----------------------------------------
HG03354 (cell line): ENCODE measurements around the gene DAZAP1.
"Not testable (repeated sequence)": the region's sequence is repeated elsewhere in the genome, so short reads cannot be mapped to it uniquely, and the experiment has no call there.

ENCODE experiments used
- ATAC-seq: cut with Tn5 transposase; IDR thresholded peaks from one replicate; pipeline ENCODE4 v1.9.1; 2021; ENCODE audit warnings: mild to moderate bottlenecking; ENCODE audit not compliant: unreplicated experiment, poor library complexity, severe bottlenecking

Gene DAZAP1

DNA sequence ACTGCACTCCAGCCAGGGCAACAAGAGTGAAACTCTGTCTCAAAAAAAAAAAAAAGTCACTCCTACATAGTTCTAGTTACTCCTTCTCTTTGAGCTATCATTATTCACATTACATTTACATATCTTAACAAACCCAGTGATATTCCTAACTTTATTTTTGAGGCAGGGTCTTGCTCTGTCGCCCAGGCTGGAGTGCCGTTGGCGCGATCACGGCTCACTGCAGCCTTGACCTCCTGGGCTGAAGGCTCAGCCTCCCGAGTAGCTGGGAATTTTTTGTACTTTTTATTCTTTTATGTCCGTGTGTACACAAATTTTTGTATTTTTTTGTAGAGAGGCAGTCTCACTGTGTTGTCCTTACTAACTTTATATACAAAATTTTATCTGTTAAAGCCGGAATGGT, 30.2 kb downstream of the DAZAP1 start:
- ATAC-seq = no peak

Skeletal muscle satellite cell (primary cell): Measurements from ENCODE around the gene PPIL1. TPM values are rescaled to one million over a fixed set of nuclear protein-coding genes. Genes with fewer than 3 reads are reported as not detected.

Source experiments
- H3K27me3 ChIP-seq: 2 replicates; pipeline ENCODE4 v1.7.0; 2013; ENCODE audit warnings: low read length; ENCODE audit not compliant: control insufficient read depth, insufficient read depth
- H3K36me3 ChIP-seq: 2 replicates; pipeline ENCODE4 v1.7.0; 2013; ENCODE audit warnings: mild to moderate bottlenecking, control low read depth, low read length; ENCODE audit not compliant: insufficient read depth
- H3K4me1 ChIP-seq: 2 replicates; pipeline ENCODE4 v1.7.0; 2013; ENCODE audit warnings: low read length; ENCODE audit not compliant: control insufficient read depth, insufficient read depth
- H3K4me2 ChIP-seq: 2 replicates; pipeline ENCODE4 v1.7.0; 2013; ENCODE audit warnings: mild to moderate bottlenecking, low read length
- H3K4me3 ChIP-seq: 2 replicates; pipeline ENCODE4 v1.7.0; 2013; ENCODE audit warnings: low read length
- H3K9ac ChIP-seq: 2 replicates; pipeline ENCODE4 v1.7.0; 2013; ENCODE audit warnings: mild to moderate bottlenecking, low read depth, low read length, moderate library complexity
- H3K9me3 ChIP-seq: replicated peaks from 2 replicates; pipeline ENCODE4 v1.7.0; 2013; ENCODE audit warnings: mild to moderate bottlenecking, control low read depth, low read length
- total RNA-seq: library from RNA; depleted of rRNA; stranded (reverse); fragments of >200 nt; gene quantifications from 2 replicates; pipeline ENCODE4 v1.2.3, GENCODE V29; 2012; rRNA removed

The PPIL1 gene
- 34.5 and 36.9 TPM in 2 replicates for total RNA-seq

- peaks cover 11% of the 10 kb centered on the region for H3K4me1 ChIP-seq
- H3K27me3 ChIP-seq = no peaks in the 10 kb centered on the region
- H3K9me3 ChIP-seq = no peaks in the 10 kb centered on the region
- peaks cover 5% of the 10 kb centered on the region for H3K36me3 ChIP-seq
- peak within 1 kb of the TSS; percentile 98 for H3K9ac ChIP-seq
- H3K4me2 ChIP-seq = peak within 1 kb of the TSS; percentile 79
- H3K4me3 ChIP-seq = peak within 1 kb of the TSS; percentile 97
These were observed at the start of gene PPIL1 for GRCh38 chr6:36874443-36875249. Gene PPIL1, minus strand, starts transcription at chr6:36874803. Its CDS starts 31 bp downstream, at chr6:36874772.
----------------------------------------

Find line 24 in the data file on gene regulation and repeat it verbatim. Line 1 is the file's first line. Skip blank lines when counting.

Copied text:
- peak within 1 kb of the TSS; percentile 98 for H3K9ac ChIP-seq